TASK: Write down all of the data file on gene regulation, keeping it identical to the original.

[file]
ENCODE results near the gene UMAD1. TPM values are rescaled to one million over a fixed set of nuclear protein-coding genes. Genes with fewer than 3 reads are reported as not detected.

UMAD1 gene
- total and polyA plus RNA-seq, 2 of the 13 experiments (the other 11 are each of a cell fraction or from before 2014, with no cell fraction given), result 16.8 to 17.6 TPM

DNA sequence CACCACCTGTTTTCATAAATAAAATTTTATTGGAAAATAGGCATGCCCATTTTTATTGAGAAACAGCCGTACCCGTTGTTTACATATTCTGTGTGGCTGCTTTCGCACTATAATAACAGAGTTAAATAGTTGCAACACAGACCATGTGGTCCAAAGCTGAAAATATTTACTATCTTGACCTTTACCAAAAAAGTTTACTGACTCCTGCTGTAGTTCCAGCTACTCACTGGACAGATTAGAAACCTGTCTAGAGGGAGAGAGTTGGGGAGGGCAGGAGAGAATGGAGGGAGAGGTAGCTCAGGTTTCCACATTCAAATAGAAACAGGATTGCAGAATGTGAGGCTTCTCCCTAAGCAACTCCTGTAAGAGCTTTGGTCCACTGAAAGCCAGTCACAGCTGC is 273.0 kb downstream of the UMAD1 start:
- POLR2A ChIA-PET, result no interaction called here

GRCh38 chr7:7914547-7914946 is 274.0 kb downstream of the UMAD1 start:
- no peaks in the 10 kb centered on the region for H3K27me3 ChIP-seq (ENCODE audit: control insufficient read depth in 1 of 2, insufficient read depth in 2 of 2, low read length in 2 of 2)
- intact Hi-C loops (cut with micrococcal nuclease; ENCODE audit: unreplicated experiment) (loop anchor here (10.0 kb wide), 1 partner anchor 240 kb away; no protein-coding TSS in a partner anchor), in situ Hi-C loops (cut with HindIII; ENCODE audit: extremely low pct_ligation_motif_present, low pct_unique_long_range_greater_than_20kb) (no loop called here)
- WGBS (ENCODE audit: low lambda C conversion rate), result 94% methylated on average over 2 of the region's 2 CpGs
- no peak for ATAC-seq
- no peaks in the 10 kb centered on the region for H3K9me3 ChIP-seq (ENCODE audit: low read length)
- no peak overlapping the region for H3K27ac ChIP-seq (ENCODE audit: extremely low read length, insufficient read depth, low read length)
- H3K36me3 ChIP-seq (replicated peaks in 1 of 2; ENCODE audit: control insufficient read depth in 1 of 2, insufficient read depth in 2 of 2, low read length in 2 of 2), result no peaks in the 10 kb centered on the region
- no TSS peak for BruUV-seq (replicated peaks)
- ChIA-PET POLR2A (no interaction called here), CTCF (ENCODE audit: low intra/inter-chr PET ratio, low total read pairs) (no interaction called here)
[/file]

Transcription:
ENCODE results near the gene UMAD1. TPM values are rescaled to one million over a fixed set of nuclear protein-coding genes. Genes with fewer than 3 reads are reported as not detected.

UMAD1 gene
- total and polyA plus RNA-seq, 2 of the 13 experiments (the other 11 are each of a cell fraction or from before 2014, with no cell fraction given), result 16.8 to 17.6 TPM

DNA sequence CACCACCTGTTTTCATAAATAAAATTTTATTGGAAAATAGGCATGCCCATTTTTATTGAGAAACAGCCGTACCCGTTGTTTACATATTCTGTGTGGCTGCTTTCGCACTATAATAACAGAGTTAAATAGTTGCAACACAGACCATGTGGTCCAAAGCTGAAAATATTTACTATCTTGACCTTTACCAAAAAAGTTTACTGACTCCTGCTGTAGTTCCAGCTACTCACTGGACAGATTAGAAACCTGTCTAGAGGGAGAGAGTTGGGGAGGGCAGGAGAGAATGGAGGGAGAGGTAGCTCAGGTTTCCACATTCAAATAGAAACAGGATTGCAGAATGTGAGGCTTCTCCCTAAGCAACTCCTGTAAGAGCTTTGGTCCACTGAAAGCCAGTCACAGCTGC is 273.0 kb downstream of the UMAD1 start:
- POLR2A ChIA-PET, result no interaction called here

GRCh38 chr7:7914547-7914946 is 274.0 kb downstream of the UMAD1 start:
- no peaks in the 10 kb centered on the region for H3K27me3 ChIP-seq (ENCODE audit: control insufficient read depth in 1 of 2, insufficient read depth in 2 of 2, low read length in 2 of 2)
- intact Hi-C loops (cut with micrococcal nuclease; ENCODE audit: unreplicated experiment) (loop anchor here (10.0 kb wide), 1 partner anchor 240 kb away; no protein-coding TSS in a partner anchor), in situ Hi-C loops (cut with HindIII; ENCODE audit: extremely low pct_ligation_motif_present, low pct_unique_long_range_greater_than_20kb) (no loop called here)
- WGBS (ENCODE audit: low lambda C conversion rate), result 94% methylated on average over 2 of the region's 2 CpGs
- no peak for ATAC-seq
- no peaks in the 10 kb centered on the region for H3K9me3 ChIP-seq (ENCODE audit: low read length)
- no peak overlapping the region for H3K27ac ChIP-seq (ENCODE audit: extremely low read length, insufficient read depth, low read length)
- H3K36me3 ChIP-seq (replicated peaks in 1 of 2; ENCODE audit: control insufficient read depth in 1 of 2, insufficient read depth in 2 of 2, low read length in 2 of 2), result no peaks in the 10 kb centered on the region
- no TSS peak for BruUV-seq (replicated peaks)
- ChIA-PET POLR2A (no interaction called here), CTCF (ENCODE audit: low intra/inter-chr PET ratio, low total read pairs) (no interaction called here)